Early to bed last night, and a sinking feeling. Seems my sleeping mat has a hole. Full inflation lasted about two hours until I was residing directly on the ground. A sandy substrate, so not so bad, but I woke up in the middle of the night and puffed away. I’ve had this experience before on the very much harder ground of Australia, and back then managed to find three tiny holes relatively quickly. It took weeks to find the last.
I’ve been quite blasé to date with this now lightweight mat. At least I know how to find any holes. Water with liquid soap in a bath helps you spot the tiny stream of bubbles.
I checked it out when some daylight appeared, and found that they weren’t holes. The mat had a minor delamination. One of those manufacturing malfunctions that isn’t really able to be patched satisfactorily. Certainly defunct in the long term.
As usual, an early stage start due to my very early departure to my tent once again last night. Like 6 pm.
So, the big 12 hours horizontal, part listening to the early morning news on my radio.
Overcast, and that’s kept the air temperature relatively warm, although I have my feather jacket zipped right up as I sip a couple of rounds of coffee.
The wekas are out roaming around. Marauding.
As are a few sandflies, and not having human competition for their instincts I am unable to share the pleasures around. Not surprising due to the campsite being sighted on a slope above the swamp.
Of the two pests, the wekas are more incorrigible. Handclaps? At least that gains their attention momentarily. Even missiles fired in their general direction has them investigating, like a dog about to return a stick. The only behaviour to cause them concern is the appearance of a sibling rival, and soon its head is stretched out and close to the ground with legs flailing as they project themselves over the terrain in protection of their barren, but nevertheless precious territory. They seem still hopeful of finding a random weta out on the recently mown grass.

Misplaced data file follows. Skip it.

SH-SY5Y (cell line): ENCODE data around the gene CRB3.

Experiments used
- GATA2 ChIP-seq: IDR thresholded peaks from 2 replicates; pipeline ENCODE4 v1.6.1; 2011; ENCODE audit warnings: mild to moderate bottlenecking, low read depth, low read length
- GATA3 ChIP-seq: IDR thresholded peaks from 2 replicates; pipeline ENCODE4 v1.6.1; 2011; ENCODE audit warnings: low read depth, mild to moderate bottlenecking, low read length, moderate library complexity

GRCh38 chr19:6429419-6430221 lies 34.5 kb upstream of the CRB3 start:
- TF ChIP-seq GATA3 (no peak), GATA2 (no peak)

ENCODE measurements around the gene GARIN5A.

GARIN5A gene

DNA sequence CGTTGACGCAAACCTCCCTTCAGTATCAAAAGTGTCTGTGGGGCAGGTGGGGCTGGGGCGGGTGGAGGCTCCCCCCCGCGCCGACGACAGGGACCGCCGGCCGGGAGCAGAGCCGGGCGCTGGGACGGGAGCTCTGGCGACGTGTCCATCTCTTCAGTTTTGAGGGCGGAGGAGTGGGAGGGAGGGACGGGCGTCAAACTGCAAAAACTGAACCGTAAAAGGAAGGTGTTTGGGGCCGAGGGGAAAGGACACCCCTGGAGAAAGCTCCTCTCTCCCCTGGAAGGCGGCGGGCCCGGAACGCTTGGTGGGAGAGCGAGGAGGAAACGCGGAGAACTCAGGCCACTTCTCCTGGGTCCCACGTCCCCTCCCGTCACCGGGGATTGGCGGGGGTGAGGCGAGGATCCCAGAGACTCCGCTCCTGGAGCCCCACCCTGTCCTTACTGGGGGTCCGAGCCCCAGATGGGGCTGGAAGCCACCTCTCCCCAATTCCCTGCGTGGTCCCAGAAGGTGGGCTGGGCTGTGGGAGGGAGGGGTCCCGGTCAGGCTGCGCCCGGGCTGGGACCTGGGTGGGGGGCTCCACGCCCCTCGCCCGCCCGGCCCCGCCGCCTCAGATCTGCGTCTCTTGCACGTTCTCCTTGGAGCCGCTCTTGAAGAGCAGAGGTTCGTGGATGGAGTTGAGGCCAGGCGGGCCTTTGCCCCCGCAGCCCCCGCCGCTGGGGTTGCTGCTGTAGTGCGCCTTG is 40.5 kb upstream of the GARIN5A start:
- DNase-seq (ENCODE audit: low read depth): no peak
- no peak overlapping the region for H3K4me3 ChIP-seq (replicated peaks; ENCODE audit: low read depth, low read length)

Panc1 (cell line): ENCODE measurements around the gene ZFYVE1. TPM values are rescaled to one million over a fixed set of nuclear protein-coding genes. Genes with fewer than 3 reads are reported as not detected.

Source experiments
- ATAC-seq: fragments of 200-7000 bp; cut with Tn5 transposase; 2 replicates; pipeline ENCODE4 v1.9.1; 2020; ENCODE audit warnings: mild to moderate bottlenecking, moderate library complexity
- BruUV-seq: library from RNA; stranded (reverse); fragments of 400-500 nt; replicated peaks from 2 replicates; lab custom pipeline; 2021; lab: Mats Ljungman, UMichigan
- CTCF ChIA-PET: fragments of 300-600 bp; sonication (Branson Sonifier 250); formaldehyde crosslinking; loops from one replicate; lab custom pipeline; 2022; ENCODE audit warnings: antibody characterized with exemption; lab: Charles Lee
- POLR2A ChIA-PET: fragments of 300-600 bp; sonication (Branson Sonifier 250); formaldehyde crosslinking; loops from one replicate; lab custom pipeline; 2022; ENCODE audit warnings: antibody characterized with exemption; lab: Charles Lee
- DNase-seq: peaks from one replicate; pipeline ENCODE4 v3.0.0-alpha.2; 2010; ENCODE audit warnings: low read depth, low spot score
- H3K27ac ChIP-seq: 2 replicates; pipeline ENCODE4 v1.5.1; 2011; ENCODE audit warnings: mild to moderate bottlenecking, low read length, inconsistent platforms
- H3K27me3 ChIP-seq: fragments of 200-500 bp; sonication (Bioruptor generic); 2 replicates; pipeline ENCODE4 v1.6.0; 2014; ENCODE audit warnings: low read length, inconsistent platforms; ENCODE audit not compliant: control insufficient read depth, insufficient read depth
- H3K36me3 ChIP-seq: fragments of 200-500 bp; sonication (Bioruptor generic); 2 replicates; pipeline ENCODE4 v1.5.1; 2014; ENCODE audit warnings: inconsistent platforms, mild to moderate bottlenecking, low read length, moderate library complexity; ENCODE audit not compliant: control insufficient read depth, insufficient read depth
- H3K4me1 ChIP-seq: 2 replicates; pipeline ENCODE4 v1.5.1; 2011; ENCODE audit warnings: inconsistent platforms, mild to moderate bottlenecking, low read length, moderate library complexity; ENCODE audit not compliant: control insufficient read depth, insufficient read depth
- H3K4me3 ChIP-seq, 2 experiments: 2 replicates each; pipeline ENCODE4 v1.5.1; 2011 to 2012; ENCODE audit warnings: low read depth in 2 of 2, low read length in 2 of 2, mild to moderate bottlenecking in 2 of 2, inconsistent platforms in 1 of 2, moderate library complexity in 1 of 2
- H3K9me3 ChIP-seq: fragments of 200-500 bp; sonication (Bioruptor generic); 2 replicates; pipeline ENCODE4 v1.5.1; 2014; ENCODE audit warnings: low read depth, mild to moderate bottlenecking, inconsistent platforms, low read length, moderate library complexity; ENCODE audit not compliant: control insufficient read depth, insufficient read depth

At one stage six wekas have appeared. Then, all of a sudden they all disappeared. Maybe the early morning energetics has helped with hunger, and it’s time for a real breakfast, out where it resides in the shrubbery.
Light now. Time for my own breakfast.
This turned out to be a more energetic day. The walk to Totaranui is some of the best forest on the southern part of the park. Maybe I’ve said that before. Mature beech, rimu, and even a few large ratas.
By the time I made it to Totaranui it was really blowing and the idea of camping in a wet tent with a deflated sleeping mattress was seeming not such a great idea.
I checked out the Anapai and Mutton Cove campsites. Both were windswept in a major way. Still 4 30 pm, so I could head over to the more sheltered Wharawhirangi campsite.
And so it proved. Dark for the last kilometre, after I spent time finding Internet coverage on the saddle and checking the weather forecast for tomorrow.
Not so great. Intermittent rain.
But probably still sensible to forge on up to Awapoto Hut a couple of days early, spending two nights in the hut instead.
I might be adventurous having a camping holiday in the middle of winter, but I’m not too crazy to persist despite poor weather.← Day 5 | Waiharikiki campsite Day 7 | Awapoto Hut →